Research into the ownership of the land yields information of how it contributes to an understanding of NSW’s cultural history particularly in relation to the move from nomadic lifestyle, pastoral uses, industry and finally residential.
Pre 1978, nomadic lifestyle
The land of Ashfield Municipality was originally home to the Aboriginal “Wangal people” of Eora Nation. During this time the higher ground was heavily wooded with tall eucalypts and a variety of swampy trees along the lower ground areas of Iron Cove Creek. It is reasonable to suggest that the site was desirable for hunting and gathering purposes of this community based on the land surrounding a minor tributary that feeds into Iron Cove creek. Which has since been altered from its original state.
1794-1903 pastoral use
The once fertile land of which Lapish Avenue now stands on was first documented as a Crown Land Grant to Lieutenant John Piper in 1794 which determined its future, becoming commonly known as Piper’s farm. By 1820 the land was then incorporated into Robert Campbell’s Canterbury Park Estate. For a considerable period the land was used for farming purposes. This is still evident in the hoof hardened clay based soil that can be found in the garden of the property today.
It remained under this use until the estate was subdivided in 1880 and sold to John Jeffreys of Sandleford Lodge Salisbury in England Esquire on the 6th of May. This is a notable example of migration to Australia from Britain that commonly occurred in the early 1800s.
It was sold then in quick succession, on 27th of November 1880 as a combined larger block of land that distanced the land between Liverpool Road and Norton Street to Robert Culbert who had lived in Ashfield prior and was actively involved in The Presbyterian Church community. Robert Culbert, upon passing away in 1987, made the executor of his estate his daughter Mary Ann Culbert. Mary ann was too young to take ownership of the property, her mother Mrs Culbert looked after the property, of which the residence, located at 39 Norton Street (now also a similarly designed Art Deco semi, as evidence by her applying for curbing and guttering works to the main home to the council in 1888. Evidence of Little King Street itself first appears when it is mentioned as a proposed tram stop in 1893.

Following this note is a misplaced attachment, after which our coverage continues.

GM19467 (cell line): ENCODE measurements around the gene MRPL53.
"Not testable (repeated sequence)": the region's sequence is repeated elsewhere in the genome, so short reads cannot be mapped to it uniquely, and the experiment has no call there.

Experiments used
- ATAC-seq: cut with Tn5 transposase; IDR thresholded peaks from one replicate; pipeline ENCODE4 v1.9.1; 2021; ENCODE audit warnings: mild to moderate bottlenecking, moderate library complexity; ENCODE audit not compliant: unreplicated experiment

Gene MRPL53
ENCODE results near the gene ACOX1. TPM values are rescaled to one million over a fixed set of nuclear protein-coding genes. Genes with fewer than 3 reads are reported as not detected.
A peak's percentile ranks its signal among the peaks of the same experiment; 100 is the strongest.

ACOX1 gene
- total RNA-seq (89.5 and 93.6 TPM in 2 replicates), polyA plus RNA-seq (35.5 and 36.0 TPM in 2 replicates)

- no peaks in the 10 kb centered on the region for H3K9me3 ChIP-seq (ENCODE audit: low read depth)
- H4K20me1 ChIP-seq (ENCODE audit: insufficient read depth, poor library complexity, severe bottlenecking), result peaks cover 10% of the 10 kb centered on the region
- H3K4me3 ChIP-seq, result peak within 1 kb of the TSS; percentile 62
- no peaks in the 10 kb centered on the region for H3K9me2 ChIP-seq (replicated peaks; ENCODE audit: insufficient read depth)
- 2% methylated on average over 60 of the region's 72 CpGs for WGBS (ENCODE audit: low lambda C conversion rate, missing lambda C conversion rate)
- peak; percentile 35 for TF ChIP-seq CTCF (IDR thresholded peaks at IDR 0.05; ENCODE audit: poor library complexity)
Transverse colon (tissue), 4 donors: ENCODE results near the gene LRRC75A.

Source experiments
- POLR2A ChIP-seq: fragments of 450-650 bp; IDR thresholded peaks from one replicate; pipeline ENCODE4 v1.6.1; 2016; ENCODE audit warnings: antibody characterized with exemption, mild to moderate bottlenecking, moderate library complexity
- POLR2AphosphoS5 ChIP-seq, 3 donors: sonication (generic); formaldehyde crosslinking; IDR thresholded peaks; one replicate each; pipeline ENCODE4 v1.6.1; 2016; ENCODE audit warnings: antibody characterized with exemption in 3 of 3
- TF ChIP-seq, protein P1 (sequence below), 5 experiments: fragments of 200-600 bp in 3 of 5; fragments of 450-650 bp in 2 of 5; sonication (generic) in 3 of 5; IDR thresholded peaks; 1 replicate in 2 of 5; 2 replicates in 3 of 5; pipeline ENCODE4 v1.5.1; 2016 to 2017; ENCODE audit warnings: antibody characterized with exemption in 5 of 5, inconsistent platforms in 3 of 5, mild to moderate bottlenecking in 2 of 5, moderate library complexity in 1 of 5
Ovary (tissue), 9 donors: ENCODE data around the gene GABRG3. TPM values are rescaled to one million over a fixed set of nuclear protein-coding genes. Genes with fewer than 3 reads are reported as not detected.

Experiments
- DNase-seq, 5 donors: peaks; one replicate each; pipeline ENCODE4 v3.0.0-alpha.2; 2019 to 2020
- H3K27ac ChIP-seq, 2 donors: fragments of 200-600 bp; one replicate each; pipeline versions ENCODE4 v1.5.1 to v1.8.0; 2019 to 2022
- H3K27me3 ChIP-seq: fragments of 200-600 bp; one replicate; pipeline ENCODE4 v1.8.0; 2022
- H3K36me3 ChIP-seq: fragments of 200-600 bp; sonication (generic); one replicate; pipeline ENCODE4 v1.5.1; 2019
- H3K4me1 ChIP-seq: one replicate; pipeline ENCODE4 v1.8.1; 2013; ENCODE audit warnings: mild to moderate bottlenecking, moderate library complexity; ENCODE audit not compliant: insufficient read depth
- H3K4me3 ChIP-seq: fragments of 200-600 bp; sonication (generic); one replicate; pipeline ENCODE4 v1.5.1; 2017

1900-1940 industrial use
In 1903 the same block of land is offered as 5 separate building allotments that will separate the then referred to block of land called Alison’s property, but the block of land on the eastern side of Little King Street is kept. Mary Ann Culbert then appears on the deeds 28th of January 1905. Twenty five years old and married, the property’s title deeds in her name, now show the future street on which 4 Lapish Street is to be located on, a narrow street named Little King Road. When she passes in October 1923 the land lies waiting until its current future was dictated by the deposited Plan 19412 of RM Bowcock.
Thus the land on which the semi that stands at 4 Lapish Avenue is an important early remnant of past development within the notable Ashfield historical area. From rural landscapes to a modern metropolitan town the site reflects the historical pattern of development for the local area, the changing make-up of the site reflecting the changing nature and historical development that led to the diverse community with a long history that we now know as the Municipality of Ashfield.